CHARITIES benefited yesterday when more than 90 organisations volunteered time and money to make it a Tuesday with a difference.

One of them, NTUC Income, sold 1,000 plant terrariums hand-made by its employees.

The proceeds of $20,000 went to the Society for the Physically Disabled. The insurer absorbed the $15,000 cost of the campaign, including materials like jars and plants.

"It's a meaningful gift as you can see the plant growing, unlike stuffed toys, which you throw away after awhile," said financial consultant Ong Kim Eng, 59, who bought two jars. "When I give them to my grandchildren, I can also explain to them about charity work."

Chief executive of NTUC Income Ken Ng said the campaign was "as much about employee giving as it is about corporate giving", adding that "employees rallied each other and created a positive, collective momentum to do more and give more together".

The sales event was just one of many held yesterday for GivingTuesdaySG, which encourages charitable activities to support non-profit groups.

They included canvassing for donations, as volunteers for the Singapore Cancer Society did, and free beverages for an hour at Coffee Bean and Tea Leaf in exchange for donations to the Singapore Children's Society.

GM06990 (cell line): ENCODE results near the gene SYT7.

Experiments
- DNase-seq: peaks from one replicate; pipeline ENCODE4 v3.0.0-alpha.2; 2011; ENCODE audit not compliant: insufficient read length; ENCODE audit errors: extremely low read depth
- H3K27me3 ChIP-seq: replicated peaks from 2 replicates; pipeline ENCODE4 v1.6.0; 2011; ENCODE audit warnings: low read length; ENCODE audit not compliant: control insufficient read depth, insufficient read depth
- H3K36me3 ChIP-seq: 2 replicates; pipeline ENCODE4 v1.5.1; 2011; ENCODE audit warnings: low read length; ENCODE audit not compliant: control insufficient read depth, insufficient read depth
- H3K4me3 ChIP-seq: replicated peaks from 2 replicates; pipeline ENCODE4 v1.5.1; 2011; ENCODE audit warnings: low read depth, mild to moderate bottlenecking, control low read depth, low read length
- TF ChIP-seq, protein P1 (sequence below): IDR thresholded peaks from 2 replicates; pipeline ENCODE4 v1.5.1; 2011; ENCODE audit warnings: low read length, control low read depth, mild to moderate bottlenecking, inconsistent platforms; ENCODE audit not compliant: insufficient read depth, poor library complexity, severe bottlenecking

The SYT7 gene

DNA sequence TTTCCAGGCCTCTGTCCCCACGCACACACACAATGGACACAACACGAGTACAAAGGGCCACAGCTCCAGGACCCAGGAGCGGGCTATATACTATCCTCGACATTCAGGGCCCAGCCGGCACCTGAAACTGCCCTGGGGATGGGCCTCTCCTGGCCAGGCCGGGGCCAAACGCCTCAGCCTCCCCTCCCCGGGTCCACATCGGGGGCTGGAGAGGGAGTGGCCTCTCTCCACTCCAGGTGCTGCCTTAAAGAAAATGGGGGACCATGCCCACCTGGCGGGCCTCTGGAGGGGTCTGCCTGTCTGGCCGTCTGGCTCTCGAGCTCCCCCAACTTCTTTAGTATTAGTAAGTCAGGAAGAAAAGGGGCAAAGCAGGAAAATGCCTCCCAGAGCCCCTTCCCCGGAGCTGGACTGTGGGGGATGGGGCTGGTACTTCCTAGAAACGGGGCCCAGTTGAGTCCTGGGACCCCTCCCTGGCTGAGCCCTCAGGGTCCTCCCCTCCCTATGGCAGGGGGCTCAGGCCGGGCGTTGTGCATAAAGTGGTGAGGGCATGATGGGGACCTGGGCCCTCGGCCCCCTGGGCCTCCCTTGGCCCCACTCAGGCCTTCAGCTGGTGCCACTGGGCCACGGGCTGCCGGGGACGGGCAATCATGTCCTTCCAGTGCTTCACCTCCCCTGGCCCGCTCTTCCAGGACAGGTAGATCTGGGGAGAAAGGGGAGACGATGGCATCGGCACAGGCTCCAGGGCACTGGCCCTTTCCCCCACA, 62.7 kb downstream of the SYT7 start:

Spearheaded by the National Volunteer & Philanthropy Centre (NVPC), it is part of the worldwide Giving Tuesday movement that sets aside Dec 3 as a global day of giving.

It was launched in America last year to counter the excessive consumerism of Black Friday and Cyber Monday sales.

This year, the event went global, with Singapore the first country in Asia to take on the initiative. Organisations included The Straits Times' parent company Singapore Press Holdings (SPH) and theatre company Wild Rice.

Mr Thomas Tan, NVPC's head of advocacy, said: "It wasn't too difficult convincing our partners to come on board as many corporates, organisations and individuals recognise the importance of growing a culture of giving in Singapore."

At SPH, some 20 staff volunteers went around various divisions to collect donations for Loose Change Day.

Donations will reach a range of charities under Community Chest to help beneficiaries such as children, the elderly and the disabled. Staff volunteer Sandy Chew, a 45-year-old senior sales representative in marketing, said: "Though it's a bit tiring, it's a satisfying feeling to see the donation box filling up at the end of the activity."

Mr Alan Chan, CEO of SPH, said: "Through our support of the inaugural GivingTuesdaySG... we hope to inspire our staff and the public to give generously to the less fortunate, especially during this festive season."

Cloud computing firm Salesforce sent 15 volunteers to spread festive cheer with a Christmas party at the Arc Children's Centre, a day-care centre for child cancer patients.

Some 23 children and their siblings had fun playing games, snacking, singing songs and watching a puppet show.

Said six-year-old David (not his real name): "I liked the games, and the food was nice."